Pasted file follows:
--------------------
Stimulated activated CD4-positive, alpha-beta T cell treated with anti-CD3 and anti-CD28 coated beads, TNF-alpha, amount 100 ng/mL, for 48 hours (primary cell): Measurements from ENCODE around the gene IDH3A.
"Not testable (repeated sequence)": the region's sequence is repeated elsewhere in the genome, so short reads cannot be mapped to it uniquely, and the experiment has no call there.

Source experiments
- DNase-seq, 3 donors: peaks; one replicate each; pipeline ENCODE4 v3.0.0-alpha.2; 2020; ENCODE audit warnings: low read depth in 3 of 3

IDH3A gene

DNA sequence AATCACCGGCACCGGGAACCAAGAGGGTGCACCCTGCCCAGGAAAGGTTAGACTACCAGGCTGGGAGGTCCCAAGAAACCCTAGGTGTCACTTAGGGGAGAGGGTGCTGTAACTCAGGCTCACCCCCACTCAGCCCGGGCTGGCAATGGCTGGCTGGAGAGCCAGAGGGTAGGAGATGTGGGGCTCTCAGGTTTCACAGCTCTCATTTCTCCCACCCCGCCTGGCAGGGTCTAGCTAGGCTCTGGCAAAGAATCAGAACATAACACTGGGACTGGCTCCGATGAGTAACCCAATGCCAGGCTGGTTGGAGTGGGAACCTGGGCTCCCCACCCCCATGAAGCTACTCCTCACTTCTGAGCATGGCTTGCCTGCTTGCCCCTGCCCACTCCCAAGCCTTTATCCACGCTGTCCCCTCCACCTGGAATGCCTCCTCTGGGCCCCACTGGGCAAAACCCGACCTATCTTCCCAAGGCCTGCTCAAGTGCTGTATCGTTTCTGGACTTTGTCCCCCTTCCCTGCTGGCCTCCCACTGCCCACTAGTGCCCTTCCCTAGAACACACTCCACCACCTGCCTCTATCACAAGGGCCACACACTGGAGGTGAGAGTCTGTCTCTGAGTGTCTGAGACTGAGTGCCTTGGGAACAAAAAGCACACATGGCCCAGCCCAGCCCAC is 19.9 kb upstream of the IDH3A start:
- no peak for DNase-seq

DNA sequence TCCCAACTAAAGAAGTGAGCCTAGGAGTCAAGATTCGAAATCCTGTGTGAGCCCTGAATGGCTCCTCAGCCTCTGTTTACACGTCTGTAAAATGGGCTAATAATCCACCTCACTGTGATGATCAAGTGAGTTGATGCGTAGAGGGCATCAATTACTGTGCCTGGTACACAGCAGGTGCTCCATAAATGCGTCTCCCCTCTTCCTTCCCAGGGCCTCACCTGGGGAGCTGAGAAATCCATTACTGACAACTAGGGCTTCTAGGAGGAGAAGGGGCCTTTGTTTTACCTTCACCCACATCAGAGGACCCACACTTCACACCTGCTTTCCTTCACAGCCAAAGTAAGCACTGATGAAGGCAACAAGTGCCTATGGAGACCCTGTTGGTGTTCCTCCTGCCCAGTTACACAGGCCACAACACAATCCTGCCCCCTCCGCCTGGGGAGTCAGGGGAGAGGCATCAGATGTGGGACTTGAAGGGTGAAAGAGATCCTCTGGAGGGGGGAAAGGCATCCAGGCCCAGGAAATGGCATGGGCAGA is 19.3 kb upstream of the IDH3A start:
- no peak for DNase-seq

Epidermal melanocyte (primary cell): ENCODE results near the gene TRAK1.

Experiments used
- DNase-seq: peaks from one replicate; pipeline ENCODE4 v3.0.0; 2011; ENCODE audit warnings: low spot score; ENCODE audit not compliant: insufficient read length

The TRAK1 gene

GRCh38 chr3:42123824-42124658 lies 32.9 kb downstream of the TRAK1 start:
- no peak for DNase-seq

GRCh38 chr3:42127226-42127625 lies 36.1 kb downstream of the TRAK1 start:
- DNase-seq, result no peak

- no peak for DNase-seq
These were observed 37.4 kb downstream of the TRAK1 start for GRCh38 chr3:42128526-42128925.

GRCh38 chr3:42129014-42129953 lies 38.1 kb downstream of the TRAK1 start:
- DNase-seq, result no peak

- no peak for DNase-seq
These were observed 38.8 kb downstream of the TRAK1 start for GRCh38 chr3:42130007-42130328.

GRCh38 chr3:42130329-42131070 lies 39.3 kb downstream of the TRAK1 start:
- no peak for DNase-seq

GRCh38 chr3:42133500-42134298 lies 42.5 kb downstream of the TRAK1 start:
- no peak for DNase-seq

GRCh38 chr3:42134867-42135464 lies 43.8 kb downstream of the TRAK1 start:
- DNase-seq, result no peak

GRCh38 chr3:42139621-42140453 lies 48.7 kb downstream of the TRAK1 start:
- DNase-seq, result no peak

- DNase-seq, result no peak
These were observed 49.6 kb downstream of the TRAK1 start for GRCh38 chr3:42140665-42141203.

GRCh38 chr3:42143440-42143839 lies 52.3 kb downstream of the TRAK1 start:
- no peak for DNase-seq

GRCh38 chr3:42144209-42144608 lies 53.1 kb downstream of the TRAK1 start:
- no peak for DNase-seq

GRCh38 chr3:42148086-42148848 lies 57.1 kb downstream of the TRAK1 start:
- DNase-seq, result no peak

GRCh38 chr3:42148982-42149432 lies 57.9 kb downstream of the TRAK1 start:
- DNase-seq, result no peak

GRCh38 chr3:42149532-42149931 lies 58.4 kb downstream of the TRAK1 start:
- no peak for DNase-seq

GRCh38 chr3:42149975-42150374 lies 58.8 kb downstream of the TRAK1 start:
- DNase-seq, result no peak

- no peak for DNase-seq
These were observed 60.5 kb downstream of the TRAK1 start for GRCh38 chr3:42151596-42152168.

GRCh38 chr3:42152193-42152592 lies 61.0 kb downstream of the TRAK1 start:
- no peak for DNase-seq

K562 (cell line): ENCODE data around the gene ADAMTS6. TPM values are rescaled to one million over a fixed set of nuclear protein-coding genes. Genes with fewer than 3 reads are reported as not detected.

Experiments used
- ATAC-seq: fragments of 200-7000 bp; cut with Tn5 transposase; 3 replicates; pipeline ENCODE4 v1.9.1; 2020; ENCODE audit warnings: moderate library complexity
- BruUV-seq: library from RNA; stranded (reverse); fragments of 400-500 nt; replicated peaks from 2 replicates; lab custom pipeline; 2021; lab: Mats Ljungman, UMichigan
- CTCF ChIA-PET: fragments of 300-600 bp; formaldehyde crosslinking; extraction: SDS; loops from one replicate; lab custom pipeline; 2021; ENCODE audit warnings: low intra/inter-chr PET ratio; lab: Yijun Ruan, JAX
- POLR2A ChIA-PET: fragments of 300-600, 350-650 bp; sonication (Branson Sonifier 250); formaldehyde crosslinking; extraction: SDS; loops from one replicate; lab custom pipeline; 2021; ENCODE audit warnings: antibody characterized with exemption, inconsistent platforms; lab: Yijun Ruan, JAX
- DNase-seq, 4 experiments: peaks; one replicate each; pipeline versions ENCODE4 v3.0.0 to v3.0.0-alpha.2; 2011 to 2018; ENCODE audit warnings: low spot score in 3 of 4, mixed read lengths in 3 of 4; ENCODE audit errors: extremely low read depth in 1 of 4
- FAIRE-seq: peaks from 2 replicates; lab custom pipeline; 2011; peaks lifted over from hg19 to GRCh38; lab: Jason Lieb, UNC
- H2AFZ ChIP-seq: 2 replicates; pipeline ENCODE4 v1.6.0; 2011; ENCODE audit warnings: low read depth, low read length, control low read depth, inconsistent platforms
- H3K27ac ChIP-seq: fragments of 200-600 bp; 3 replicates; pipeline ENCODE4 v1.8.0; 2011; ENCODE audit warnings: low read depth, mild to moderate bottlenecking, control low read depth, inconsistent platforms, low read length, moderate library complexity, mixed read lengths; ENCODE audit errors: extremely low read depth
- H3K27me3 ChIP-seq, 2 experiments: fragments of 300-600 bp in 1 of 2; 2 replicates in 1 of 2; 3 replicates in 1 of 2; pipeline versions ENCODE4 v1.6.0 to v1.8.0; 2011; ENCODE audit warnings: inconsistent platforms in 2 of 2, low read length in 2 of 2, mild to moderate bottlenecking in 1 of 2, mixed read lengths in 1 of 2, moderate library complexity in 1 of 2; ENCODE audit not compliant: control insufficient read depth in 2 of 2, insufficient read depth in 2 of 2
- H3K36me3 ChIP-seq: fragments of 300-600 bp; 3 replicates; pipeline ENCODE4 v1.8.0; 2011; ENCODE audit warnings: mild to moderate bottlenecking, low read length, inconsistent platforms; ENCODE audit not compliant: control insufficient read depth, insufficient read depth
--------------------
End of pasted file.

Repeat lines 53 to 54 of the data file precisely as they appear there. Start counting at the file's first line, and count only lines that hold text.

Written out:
- BruUV-seq: library from RNA; stranded (reverse); fragments of 400-500 nt; replicated peaks from 2 replicates; lab custom pipeline; 2021; lab: Mats Ljungman, UMichigan
- CTCF ChIA-PET: fragments of 300-600 bp; formaldehyde crosslinking; extraction: SDS; loops from one replicate; lab custom pipeline; 2021; ENCODE audit warnings: low intra/inter-chr PET ratio; lab: Yijun Ruan, JAX